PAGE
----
It is unclear who their attempts to discredit extremist Islam are intended to reach, but they have not succeeded in minimizing the appeal that the ideology holds for domestic and foreign jihadist fighters. Within the Muslim world, the views of al Qaeda are extremely unfavorable, and concerns about Islamic extremism have grown over the past ten years. Yet, the number of individuals willing to fight and die on behalf of that ideology has not subsequently diminished. Seth Jones at the RAND Corporation recently found that over the past four years there was a 60 percent increase in the number of radical Islamic groups while the number of extremist fighters more than doubled. This suggests that if ideology is the "center of gravity" as the Pentagon spokesperson contended, then the United States will never be able to destroy it, nor IS itself.

In my totally idiosyncratic (and informal) survey of U.S. government employees and military officers over the past two weeks, I have not communicated with one person who thinks that IS will be "destroyed," using the military definition: "A condition of a target so damaged that it can neither function as intended nor be restored to a usable condition." The overwhelming response has been one of eye rolling, followed by a sympathetic "well, he had to say that." Moreover, most Americans feel the same way. According to a recent Wall Street Journal survey, 68 percent of the American people do not have confidence that the United States will achieve the goals outlined in Obama’s speech, even while 71 percent support airstrikes in Iraq, and 65 percent support them in Syria. Therefore, the United States is eagerly and collectively marching towards a destination that it knows it will never reach.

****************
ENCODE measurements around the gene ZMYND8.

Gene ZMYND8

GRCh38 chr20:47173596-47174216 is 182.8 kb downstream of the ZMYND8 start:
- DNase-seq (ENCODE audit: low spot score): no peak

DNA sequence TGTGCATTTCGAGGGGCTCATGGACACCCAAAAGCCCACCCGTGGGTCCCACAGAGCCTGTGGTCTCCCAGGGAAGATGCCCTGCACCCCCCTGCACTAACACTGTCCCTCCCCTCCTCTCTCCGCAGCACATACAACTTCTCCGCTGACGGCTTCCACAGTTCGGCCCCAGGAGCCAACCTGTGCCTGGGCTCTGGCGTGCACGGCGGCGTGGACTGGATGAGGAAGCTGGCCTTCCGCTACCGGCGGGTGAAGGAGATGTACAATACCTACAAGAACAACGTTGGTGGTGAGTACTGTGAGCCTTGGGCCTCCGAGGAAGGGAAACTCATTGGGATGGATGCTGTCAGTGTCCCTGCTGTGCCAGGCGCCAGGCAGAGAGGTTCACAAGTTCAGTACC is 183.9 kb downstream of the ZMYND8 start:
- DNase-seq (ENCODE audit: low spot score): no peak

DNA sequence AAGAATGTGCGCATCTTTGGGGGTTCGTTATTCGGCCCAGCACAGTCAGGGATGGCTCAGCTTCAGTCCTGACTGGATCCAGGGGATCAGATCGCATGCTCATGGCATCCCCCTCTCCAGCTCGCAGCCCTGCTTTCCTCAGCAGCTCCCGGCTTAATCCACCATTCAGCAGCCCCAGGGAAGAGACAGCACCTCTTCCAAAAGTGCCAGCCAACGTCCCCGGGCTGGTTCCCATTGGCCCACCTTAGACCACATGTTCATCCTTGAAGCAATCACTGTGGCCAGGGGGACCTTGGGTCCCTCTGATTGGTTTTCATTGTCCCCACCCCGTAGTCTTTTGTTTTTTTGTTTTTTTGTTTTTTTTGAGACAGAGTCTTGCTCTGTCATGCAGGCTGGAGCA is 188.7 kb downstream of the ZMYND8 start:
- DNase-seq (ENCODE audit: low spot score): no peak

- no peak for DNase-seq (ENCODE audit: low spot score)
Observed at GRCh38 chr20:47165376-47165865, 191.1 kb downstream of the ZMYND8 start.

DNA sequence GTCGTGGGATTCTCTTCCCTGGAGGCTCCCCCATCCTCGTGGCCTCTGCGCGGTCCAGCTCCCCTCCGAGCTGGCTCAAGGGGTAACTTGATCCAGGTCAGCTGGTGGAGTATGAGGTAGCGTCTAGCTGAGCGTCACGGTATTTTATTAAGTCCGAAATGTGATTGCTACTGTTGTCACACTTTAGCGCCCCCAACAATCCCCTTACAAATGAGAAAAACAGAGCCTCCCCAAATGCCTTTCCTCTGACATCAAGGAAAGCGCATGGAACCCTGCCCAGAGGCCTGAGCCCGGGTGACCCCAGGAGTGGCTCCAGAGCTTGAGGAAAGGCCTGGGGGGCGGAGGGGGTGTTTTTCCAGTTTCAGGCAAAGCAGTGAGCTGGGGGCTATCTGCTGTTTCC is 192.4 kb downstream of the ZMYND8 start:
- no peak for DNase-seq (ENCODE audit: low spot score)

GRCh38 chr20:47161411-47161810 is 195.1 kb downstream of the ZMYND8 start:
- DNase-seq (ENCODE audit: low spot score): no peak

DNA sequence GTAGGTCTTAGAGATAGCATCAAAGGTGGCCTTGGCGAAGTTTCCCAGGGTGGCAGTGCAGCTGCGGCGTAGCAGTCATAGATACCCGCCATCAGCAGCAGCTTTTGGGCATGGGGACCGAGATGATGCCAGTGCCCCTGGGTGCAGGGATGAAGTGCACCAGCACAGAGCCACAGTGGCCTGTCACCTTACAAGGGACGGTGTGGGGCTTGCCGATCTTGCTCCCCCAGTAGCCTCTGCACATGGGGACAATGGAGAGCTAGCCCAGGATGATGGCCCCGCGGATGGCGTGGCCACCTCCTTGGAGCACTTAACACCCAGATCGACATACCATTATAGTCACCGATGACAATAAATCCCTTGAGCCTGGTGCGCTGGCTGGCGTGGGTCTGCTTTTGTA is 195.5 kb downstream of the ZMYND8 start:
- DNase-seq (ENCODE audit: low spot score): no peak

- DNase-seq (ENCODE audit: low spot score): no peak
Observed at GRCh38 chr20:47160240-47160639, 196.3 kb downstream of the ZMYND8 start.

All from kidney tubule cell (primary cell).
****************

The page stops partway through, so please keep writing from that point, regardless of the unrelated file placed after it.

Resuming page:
Why did Obama claim that the United States can destroy a militant army of 10,000 to 30,000 members, when few people in or out of government believe that this aspirational end state can be achieved? Obviously, it is a simpler message that sounds super tough. Like his predecessor, Obama chose to articulate a wildly unachievable end state, rather than show the political courage to say the truth: the United States will attempt to diminish the threat that IS poses to U.S. personnel in the region to the greatest extent possible based upon the political will and resources that the United States and countries in the region are willing to commit. The only thing to be certain of when IS is not destroyed is that nobody will be held accountable, and another terrorist enemy will be put on the destruction list.